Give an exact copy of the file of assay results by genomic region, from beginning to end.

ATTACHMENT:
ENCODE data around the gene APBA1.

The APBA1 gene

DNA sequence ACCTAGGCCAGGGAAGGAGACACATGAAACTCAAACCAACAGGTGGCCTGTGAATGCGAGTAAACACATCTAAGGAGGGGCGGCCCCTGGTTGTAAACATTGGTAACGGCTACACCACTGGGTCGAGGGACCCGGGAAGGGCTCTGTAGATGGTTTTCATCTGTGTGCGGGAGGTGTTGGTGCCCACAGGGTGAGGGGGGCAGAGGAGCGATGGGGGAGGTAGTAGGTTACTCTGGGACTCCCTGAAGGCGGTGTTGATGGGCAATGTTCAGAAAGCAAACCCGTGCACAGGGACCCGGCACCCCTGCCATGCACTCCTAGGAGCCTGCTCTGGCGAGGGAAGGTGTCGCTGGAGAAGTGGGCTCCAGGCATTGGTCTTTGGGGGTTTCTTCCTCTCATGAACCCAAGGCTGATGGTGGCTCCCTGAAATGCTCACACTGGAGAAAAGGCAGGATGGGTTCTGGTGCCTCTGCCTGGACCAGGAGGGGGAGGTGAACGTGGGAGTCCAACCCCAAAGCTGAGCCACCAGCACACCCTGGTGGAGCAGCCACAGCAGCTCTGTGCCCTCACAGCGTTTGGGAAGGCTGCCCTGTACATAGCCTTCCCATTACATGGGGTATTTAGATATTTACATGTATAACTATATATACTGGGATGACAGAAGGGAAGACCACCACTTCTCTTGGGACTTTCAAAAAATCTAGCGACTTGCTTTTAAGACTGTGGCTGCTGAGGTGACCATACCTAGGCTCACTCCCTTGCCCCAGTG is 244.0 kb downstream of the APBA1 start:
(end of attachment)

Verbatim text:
ENCODE data around the gene APBA1.

The APBA1 gene

DNA sequence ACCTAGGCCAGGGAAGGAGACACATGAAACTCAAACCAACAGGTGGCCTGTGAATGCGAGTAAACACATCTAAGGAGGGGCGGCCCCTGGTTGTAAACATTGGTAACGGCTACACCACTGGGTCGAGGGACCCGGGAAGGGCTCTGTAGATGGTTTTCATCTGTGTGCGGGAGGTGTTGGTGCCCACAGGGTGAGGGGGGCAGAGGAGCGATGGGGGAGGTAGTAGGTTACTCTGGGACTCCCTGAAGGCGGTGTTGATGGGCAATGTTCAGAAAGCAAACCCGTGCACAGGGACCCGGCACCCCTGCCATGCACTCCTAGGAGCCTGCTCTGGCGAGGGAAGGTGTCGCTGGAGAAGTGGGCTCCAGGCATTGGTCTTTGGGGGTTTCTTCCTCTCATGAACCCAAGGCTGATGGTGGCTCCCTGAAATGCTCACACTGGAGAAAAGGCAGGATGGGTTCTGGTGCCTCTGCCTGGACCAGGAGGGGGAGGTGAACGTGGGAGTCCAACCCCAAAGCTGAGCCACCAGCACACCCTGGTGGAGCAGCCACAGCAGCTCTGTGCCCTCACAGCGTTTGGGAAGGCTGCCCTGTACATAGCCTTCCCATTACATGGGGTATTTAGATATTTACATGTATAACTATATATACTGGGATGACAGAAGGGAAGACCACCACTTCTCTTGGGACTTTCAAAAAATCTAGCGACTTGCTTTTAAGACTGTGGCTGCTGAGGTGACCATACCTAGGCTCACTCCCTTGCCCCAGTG is 244.0 kb downstream of the APBA1 start: